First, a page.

🔗Asking, Giving And Blogging – Greg Morris

🔗Asking, Giving And Blogging – Greg Morris

Truth is, I have been trying for a while to make writing and blogging pay like it used to. 6-7 years ago web ads paid ok with a few thousand hits a month and didn’t completely wreck your website and income paid for my hosting and even allowed me to, shock horror, make a little profit.

I can relate to the changes Greg has seen in writing online. I used to run a site that made a nice little amount of money through ads: Enough to pay for hosting and a few tech treats. But things have changed. Google ads want to be invasive. Web design trends have pushed ads out of the way (unless your a big media company and want them all over the place.) The promised patreon /Kofi/content subscription solution hasn’t lived up to its promises.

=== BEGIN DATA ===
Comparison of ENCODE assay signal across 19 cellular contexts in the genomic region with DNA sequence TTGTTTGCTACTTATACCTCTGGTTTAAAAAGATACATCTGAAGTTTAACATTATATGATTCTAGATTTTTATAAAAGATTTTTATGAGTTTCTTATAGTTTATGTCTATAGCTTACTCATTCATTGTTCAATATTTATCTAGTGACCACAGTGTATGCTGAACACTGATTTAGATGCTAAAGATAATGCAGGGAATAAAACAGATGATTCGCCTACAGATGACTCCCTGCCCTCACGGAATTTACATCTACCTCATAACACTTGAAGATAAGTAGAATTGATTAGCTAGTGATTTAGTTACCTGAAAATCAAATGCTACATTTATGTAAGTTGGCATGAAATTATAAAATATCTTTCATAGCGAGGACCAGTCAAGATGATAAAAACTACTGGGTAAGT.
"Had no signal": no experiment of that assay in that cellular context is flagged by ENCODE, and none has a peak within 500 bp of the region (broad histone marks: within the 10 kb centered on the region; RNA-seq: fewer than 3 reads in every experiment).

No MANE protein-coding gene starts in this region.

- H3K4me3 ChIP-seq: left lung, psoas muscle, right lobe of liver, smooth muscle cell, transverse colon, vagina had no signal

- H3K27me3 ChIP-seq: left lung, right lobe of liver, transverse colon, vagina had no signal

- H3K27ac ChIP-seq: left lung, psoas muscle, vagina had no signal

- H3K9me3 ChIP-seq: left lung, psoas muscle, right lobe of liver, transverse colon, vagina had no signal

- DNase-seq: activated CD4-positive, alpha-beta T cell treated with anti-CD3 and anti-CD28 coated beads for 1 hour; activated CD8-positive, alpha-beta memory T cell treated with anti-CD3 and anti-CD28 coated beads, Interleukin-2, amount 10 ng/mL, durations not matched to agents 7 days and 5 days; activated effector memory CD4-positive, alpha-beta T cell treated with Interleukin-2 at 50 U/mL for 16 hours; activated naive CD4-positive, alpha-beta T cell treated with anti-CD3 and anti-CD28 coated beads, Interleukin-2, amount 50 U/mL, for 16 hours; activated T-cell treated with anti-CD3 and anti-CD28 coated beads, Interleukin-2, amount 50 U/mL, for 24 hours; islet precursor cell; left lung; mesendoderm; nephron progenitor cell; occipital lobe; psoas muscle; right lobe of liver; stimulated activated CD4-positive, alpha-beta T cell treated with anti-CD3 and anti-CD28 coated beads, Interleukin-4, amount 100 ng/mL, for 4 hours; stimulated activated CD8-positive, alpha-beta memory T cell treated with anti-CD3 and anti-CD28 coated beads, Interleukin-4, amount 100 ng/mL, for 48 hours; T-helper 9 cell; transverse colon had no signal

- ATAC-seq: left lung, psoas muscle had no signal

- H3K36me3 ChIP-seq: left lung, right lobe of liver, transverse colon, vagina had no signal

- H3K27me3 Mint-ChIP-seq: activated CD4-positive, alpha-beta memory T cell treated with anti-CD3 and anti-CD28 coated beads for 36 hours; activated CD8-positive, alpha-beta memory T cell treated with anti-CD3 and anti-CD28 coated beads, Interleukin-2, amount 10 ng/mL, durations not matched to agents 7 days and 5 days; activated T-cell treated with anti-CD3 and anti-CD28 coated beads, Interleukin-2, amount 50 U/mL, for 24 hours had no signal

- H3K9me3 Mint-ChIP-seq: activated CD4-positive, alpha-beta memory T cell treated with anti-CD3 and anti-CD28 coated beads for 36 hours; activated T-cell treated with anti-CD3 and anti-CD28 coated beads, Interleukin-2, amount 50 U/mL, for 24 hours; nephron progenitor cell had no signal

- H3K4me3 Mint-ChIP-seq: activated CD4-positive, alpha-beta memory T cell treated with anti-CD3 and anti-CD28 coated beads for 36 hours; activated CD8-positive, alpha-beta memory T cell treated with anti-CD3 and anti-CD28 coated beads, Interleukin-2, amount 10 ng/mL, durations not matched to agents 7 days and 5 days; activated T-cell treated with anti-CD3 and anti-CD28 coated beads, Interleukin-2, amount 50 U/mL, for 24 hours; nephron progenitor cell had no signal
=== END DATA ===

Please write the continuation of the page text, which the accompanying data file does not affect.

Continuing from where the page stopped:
We shouldn’t be that suprised. The same issues have been in software with the growth of free with in app purchases and the (justified and not) vocal opposition to software subscriptions.

The issue of subscription fatigue is real.

Many of us would love to support more services and creator, but with so many apps, creators and causes to subscribe to, what was once a small drip from our pockets is now a running tap.

Perhaps creators should seek to create things and ask for payments in exchange for access; it’s the pricing model many wish more apps adopted.

This is certainly the model Seth Godin recommends where he talks about creating experiences. It isn’t easy to monetise anything, but we should pay attention to what we do/don’t pay for.

If we wouldn’t be willing to pay for a newsletter subscription, why would someone pay for ours?